I try to learn something new every now and then!

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Many times I've wished I could get some part that isn't make anymore, or that costs so much that it might as well not be made. This includes things like funny plastic knobs on a GR decade transformer, and the cracked gears in my eBay HP signal generator.

It turns out that if you have one good part, you can duplicate it using a silicone rubber mold and casting resins. Maybe everybody but me knew about this, but it's pretty cool. The "entry fee", however, turns out to be about $40 or more.

You suspend or support your part in something like a plastic cup (there are many methods), then mix up a 2-part RTV and pour it around the part. If you want absolute flawless perfection, it helps to degas the RTV under vacuum, if you have a pump available.
After the RTV hardens, you typically cut the mold in half (again, many different methods exist) and remove the part.

Then you cut a channel for the resin and put the mold back together. There are dozens of different urethane resins, plus coloring agents. You can also use epoxies. The resin gets poured into the mold and cures. Because the mold is flexible, you can then pull it off, even if the part has undercuts and complex features, and reuse the mold to make more parts.

I'm making gears right now, and will post some pictures when they're done. I wanted to post this just to say, don't give up on some old piece of gear with missing or broken parts, because you might be able to make very high quality copies with surprisingly little trouble. Google silicone+mold for more info.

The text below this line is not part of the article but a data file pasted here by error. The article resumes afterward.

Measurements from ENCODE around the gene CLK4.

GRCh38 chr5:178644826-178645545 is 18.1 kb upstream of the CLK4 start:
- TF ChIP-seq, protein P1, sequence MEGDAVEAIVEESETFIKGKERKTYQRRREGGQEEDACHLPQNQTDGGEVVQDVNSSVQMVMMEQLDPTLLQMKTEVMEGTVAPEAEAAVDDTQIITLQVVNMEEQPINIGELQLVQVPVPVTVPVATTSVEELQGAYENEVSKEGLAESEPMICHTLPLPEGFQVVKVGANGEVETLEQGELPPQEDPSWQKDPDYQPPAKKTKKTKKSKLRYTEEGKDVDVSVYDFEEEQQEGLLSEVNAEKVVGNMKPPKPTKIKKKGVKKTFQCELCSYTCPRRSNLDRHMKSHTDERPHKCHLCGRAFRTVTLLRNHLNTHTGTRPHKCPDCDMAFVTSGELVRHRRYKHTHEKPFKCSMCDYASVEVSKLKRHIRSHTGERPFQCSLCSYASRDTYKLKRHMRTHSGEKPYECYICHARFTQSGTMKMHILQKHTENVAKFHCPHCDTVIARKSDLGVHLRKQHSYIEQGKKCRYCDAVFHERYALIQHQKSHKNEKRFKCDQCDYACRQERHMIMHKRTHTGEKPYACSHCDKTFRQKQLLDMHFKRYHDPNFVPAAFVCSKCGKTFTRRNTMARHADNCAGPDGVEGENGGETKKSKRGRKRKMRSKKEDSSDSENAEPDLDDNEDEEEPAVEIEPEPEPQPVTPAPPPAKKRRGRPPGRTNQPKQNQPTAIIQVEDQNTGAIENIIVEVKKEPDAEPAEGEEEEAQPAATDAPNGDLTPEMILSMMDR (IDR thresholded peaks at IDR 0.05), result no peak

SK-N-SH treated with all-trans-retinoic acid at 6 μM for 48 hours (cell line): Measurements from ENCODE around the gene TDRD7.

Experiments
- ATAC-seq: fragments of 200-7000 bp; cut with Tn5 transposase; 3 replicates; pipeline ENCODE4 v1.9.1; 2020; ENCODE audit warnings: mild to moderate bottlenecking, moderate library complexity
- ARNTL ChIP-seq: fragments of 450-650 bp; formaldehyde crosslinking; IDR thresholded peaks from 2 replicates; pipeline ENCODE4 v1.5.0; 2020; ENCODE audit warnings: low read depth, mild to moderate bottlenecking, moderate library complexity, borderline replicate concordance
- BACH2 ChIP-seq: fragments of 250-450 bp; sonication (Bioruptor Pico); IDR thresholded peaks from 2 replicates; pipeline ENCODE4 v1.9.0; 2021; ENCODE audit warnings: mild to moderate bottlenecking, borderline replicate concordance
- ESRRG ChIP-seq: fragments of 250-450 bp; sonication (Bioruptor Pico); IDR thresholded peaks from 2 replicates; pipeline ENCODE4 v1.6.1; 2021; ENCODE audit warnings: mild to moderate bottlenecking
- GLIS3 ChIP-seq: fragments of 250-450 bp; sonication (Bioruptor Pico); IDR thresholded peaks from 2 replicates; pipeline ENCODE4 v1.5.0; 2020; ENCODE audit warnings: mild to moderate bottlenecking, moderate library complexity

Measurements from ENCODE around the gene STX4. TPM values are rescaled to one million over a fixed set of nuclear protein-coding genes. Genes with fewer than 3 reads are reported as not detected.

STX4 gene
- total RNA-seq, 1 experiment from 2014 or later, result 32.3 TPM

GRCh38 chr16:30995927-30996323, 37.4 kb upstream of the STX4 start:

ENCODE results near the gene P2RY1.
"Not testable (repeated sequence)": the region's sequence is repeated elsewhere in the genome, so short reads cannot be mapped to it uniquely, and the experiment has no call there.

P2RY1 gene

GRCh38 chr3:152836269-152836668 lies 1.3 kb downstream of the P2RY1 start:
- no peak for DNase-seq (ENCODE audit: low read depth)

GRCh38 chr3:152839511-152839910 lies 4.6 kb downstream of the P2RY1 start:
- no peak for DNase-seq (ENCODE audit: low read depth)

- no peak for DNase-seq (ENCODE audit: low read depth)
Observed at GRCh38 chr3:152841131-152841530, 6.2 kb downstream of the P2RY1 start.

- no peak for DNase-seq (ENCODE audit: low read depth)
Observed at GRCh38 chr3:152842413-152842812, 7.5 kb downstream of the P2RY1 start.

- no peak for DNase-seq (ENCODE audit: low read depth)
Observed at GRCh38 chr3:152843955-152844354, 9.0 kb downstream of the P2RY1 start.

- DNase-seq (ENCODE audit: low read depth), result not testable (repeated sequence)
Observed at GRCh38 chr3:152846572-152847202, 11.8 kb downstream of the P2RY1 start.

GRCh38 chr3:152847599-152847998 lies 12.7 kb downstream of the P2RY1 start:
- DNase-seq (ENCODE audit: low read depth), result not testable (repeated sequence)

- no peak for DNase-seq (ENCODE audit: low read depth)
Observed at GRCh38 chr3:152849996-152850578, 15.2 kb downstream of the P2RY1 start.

I've also seen the technique used for chocolates- anybody up for a dark chocolate V15 Type III- hey, Happy New Year!
Amazing- I haven't subscribed to that in a few years, though I'll sometimes see an issue on the newsstand. Not to go too far OT, but a few years ago I thought their articles were too focused on selling things and not enough on educating people. If that's changed, I might resubscribe. Anyway, here's a picture of my gears for an HP8640B, the mold, and the original gear glued to a piece of Delrin. Gear diameter is about 1". Next step is to install new brass bushings and trim the excess material. They could have been cast to finished size, but I wanted a nice open cavity mold to insure full degassing and no bubbles.

An externally hosted image should be here but it was not working when we last tested it.
I think the actual name of the compound is Poly Vinyl Siloxane.
Dentists use it for taking impressions. It sets fast, low shrinkage and blends well without many bubbles.
I made a very similar looking gear years ago for a timer on an old water softener/deioniser. Saved me having to replace the whole unit.
Magic stuff there.

A tip... if using resin or epoxy for casting material, add some chopped cotton fiber to the mix for added strength. It looks like powdered sugar, and is sometimes used as a thickening agent too. You can find it at body shops, boat repair supplies etc. I think I bought mine at Aircraft Spruce.
Money well spent.
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